IBM, Borland and Microsoft boost developers' ability to collaborate

Microsoft, IBM and Borland are upgrading their software and offering users new workflow features, support for multiple languages...

Microsoft, IBM and Borland are upgrading their software and offering users new workflow features, support for multiple languages and tools to manage the lifecycle of in-house applications.

Next month Borland will update its popular Delphi tool, promising to make it easier and quicker for developers to create applications in multiple languages. Delphi 2005 users will be able to collaborate on applications in Win32, .net, Delphi and C#.

Jason Vokes, European product manager for .net and C++ at Borland, said the new tools would improve productivity at the Windows platform level, the personal level and the team level. For example, the Starteam feature allows business managers and developers to collaborate over application development projects, he said.

Bola Rotiba, senior analyst at Ovum, said, "Delphi has got a lot of .net support and a lot of fans, and that is important. For Borland, software delivery optimisation is a major part of its strategy, but it has to break away from being seen as a departmental tool to being an enterprise tool."

Borland is trying to attract larger enterprise users with Delphi 2005. Vokes said, "Our model-driven development approach allows people to take existing multi-supplier enterprise databases and extend them by moving them into the .net domain."

In December, IBM will release updates to its Rational line of modular development products for architects, developers, testers and project managers. For the first time, they will give chief information officers a single view of a company's software development teams and projects. Each team member will share a common data repository for sharing information during the development process.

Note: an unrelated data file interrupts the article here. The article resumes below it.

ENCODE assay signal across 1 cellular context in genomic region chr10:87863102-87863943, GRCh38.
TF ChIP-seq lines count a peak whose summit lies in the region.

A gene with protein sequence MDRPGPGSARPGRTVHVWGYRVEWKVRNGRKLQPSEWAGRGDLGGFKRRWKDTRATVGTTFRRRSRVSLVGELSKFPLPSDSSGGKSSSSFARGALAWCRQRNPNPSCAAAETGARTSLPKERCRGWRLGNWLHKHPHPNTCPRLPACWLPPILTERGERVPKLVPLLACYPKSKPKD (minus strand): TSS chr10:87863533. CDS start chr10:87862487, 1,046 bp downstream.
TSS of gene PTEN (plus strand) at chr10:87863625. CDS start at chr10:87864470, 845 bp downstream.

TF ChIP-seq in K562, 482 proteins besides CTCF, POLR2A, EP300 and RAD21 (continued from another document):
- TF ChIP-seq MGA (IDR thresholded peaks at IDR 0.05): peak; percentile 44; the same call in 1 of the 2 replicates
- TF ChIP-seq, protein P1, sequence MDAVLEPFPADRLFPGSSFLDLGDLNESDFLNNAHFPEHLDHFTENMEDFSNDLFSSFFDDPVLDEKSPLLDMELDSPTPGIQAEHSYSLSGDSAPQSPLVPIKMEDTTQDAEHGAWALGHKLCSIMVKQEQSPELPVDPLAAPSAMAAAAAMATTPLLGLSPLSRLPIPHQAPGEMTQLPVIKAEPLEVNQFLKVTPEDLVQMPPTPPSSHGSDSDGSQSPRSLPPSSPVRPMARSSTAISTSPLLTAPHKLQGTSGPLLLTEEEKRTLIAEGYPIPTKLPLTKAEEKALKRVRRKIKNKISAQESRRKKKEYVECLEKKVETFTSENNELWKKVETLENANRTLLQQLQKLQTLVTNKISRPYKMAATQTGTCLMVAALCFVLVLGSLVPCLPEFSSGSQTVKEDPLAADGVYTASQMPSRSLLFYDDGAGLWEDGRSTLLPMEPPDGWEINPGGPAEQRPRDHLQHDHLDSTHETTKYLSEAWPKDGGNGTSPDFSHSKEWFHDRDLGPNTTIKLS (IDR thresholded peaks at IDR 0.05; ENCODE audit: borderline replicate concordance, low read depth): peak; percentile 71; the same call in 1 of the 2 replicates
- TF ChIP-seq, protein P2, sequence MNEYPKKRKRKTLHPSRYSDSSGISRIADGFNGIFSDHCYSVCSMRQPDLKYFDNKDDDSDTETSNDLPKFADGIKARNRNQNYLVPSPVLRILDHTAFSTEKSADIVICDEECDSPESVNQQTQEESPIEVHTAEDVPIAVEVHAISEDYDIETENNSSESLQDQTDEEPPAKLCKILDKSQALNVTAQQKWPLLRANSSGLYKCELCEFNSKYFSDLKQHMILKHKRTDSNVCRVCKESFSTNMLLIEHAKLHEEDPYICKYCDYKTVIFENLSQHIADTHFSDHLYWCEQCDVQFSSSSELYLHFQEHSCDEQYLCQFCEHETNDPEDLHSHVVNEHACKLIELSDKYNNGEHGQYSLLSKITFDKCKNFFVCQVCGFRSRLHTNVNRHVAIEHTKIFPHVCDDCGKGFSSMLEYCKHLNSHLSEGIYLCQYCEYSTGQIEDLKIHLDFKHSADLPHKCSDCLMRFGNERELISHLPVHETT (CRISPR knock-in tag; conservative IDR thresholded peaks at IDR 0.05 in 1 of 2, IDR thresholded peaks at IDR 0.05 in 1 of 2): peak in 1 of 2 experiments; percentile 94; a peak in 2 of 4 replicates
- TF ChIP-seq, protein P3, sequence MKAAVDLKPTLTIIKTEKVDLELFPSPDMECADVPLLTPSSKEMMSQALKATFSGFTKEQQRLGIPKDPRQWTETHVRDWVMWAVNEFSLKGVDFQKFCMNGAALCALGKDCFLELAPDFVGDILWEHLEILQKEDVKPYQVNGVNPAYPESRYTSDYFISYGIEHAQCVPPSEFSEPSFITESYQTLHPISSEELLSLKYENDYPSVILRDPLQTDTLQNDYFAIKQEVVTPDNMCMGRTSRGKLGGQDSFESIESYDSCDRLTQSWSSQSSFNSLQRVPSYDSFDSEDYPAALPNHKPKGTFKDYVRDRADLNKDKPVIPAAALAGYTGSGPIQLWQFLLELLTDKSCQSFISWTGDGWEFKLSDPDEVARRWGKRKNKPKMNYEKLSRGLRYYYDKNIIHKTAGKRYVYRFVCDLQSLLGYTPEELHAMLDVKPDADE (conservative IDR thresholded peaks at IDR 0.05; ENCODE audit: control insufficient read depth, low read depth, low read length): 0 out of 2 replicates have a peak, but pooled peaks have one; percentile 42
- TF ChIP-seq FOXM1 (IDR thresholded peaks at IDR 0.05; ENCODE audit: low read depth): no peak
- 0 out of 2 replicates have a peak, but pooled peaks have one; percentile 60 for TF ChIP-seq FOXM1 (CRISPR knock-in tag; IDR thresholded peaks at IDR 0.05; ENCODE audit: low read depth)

All new Rational tools will be based on the open standards Eclipse framework. Nasser Kattani, IBM's software marketing manager for Rational, said, "This has never been done before. Eclipse means coding and lifecycle management all in the same environment."

IBM's Software Development Platform contains individual modules designed for different roles in the development team. It provides team members with a role-specific view of the same underlying data.

Rotiba said, "IBM was clever to use Eclipse throughout its tools, because that provides a consistent environment in which it is easier to transfer skills."

Meanwhile, Microsoft's developer tools strategy is rolling forward with Visual Studio 2005 products set for general availability in the first half of next year.

Earlier this year Microsoft unveiled Visual Studio 2005 Standard Edition, aimed at developers working in small organisations, as a replacement to Visual Basic 6.0. It supports multiple languages such as Visual Basic and Visual C#.

The supplier is also updating beta versions of the full Visual Studio product family - the Standard, Professional and Express editions - and the high-end Visual Studio Team System, which focuses on application lifecycle management.

Rotiba said, "All three suppliers recognise that development has had a bad name in the past and have concentrated on collaboration. It is all about the business process now: repeatability and predictability."

New releases

  • Borland will release Delphi 2005 next month with multiple language support
  • IBM will update Rational tools based on the open standards Eclipse framework
  • Microsoft is on track for the first half of 2005 with its Visual Studio 2005 family
  • Sun will release its Sun Studio 10 development tool by year-end with 64-bit support
  • Oracle released JDeveloper 10g in April with enhanced web services support.

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